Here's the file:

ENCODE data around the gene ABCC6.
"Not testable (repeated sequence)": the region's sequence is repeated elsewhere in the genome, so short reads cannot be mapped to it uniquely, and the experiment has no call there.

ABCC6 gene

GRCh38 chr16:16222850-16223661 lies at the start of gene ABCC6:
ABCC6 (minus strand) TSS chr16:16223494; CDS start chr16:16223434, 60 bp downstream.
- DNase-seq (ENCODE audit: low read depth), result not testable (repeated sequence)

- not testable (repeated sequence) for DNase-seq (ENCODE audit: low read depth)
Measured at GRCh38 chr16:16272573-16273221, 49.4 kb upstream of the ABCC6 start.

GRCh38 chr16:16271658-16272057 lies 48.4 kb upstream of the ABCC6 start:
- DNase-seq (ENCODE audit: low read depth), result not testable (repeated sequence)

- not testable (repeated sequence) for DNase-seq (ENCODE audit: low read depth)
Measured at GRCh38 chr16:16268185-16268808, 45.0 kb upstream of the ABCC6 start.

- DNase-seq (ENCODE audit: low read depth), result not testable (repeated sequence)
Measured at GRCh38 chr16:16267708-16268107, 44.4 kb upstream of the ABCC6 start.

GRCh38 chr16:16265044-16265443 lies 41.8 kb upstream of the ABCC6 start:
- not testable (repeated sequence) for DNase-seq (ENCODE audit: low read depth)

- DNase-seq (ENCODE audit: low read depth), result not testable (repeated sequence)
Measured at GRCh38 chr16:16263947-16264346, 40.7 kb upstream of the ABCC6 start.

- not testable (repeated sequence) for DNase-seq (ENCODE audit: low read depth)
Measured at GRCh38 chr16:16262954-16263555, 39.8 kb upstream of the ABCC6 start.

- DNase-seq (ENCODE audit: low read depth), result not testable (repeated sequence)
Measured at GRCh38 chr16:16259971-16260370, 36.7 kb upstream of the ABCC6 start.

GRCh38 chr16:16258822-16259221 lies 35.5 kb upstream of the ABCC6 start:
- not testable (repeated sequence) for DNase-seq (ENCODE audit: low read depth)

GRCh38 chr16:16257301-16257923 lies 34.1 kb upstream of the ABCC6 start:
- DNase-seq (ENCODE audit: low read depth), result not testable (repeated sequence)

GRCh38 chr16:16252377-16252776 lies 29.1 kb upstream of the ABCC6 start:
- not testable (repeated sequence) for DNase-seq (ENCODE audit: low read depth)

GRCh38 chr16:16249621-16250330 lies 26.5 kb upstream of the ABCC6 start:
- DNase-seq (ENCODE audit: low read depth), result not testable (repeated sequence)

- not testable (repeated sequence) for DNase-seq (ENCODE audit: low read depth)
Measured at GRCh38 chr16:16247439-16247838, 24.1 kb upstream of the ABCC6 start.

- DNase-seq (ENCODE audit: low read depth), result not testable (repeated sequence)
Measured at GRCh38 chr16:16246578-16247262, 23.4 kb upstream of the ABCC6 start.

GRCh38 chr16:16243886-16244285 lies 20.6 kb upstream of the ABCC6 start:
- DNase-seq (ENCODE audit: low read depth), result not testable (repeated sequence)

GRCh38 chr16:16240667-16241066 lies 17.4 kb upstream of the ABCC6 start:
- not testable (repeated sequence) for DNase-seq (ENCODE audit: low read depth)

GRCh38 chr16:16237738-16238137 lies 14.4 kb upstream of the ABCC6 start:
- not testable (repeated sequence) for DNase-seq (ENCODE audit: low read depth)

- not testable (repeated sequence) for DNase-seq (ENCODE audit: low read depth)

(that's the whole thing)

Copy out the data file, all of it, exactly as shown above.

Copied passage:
ENCODE data around the gene ABCC6.
"Not testable (repeated sequence)": the region's sequence is repeated elsewhere in the genome, so short reads cannot be mapped to it uniquely, and the experiment has no call there.

ABCC6 gene

GRCh38 chr16:16222850-16223661 lies at the start of gene ABCC6:
ABCC6 (minus strand) TSS chr16:16223494; CDS start chr16:16223434, 60 bp downstream.
- DNase-seq (ENCODE audit: low read depth), result not testable (repeated sequence)

- not testable (repeated sequence) for DNase-seq (ENCODE audit: low read depth)
Measured at GRCh38 chr16:16272573-16273221, 49.4 kb upstream of the ABCC6 start.

GRCh38 chr16:16271658-16272057 lies 48.4 kb upstream of the ABCC6 start:
- DNase-seq (ENCODE audit: low read depth), result not testable (repeated sequence)

- not testable (repeated sequence) for DNase-seq (ENCODE audit: low read depth)
Measured at GRCh38 chr16:16268185-16268808, 45.0 kb upstream of the ABCC6 start.

- DNase-seq (ENCODE audit: low read depth), result not testable (repeated sequence)
Measured at GRCh38 chr16:16267708-16268107, 44.4 kb upstream of the ABCC6 start.

GRCh38 chr16:16265044-16265443 lies 41.8 kb upstream of the ABCC6 start:
- not testable (repeated sequence) for DNase-seq (ENCODE audit: low read depth)

- DNase-seq (ENCODE audit: low read depth), result not testable (repeated sequence)
Measured at GRCh38 chr16:16263947-16264346, 40.7 kb upstream of the ABCC6 start.

- not testable (repeated sequence) for DNase-seq (ENCODE audit: low read depth)
Measured at GRCh38 chr16:16262954-16263555, 39.8 kb upstream of the ABCC6 start.

- DNase-seq (ENCODE audit: low read depth), result not testable (repeated sequence)
Measured at GRCh38 chr16:16259971-16260370, 36.7 kb upstream of the ABCC6 start.

GRCh38 chr16:16258822-16259221 lies 35.5 kb upstream of the ABCC6 start:
- not testable (repeated sequence) for DNase-seq (ENCODE audit: low read depth)

GRCh38 chr16:16257301-16257923 lies 34.1 kb upstream of the ABCC6 start:
- DNase-seq (ENCODE audit: low read depth), result not testable (repeated sequence)

GRCh38 chr16:16252377-16252776 lies 29.1 kb upstream of the ABCC6 start:
- not testable (repeated sequence) for DNase-seq (ENCODE audit: low read depth)

GRCh38 chr16:16249621-16250330 lies 26.5 kb upstream of the ABCC6 start:
- DNase-seq (ENCODE audit: low read depth), result not testable (repeated sequence)

- not testable (repeated sequence) for DNase-seq (ENCODE audit: low read depth)
Measured at GRCh38 chr16:16247439-16247838, 24.1 kb upstream of the ABCC6 start.

- DNase-seq (ENCODE audit: low read depth), result not testable (repeated sequence)
Measured at GRCh38 chr16:16246578-16247262, 23.4 kb upstream of the ABCC6 start.

GRCh38 chr16:16243886-16244285 lies 20.6 kb upstream of the ABCC6 start:
- DNase-seq (ENCODE audit: low read depth), result not testable (repeated sequence)

GRCh38 chr16:16240667-16241066 lies 17.4 kb upstream of the ABCC6 start:
- not testable (repeated sequence) for DNase-seq (ENCODE audit: low read depth)

GRCh38 chr16:16237738-16238137 lies 14.4 kb upstream of the ABCC6 start:
- not testable (repeated sequence) for DNase-seq (ENCODE audit: low read depth)

- not testable (repeated sequence) for DNase-seq (ENCODE audit: low read depth)